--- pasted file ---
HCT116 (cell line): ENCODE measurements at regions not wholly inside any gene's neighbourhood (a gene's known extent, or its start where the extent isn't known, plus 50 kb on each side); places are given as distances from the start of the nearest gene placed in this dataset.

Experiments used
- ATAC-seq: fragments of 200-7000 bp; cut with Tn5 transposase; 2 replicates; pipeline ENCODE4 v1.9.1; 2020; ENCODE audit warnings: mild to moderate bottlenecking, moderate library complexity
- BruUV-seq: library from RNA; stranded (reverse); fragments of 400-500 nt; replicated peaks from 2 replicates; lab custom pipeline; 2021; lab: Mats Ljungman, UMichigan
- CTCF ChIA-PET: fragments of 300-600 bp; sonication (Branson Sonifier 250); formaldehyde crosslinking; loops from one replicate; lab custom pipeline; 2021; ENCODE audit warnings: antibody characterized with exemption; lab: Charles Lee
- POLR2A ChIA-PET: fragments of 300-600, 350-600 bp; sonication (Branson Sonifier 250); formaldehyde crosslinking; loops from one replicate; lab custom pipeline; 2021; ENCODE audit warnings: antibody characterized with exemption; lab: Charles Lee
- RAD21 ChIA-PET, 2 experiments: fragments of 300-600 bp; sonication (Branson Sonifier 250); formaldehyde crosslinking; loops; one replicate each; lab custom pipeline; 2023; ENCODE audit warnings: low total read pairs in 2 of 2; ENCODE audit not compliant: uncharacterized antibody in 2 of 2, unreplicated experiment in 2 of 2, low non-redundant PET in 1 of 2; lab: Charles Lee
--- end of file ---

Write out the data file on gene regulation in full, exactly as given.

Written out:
HCT116 (cell line): ENCODE measurements at regions not wholly inside any gene's neighbourhood (a gene's known extent, or its start where the extent isn't known, plus 50 kb on each side); places are given as distances from the start of the nearest gene placed in this dataset.

Experiments used
- ATAC-seq: fragments of 200-7000 bp; cut with Tn5 transposase; 2 replicates; pipeline ENCODE4 v1.9.1; 2020; ENCODE audit warnings: mild to moderate bottlenecking, moderate library complexity
- BruUV-seq: library from RNA; stranded (reverse); fragments of 400-500 nt; replicated peaks from 2 replicates; lab custom pipeline; 2021; lab: Mats Ljungman, UMichigan
- CTCF ChIA-PET: fragments of 300-600 bp; sonication (Branson Sonifier 250); formaldehyde crosslinking; loops from one replicate; lab custom pipeline; 2021; ENCODE audit warnings: antibody characterized with exemption; lab: Charles Lee
- POLR2A ChIA-PET: fragments of 300-600, 350-600 bp; sonication (Branson Sonifier 250); formaldehyde crosslinking; loops from one replicate; lab custom pipeline; 2021; ENCODE audit warnings: antibody characterized with exemption; lab: Charles Lee
- RAD21 ChIA-PET, 2 experiments: fragments of 300-600 bp; sonication (Branson Sonifier 250); formaldehyde crosslinking; loops; one replicate each; lab custom pipeline; 2023; ENCODE audit warnings: low total read pairs in 2 of 2; ENCODE audit not compliant: uncharacterized antibody in 2 of 2, unreplicated experiment in 2 of 2, low non-redundant PET in 1 of 2; lab: Charles Lee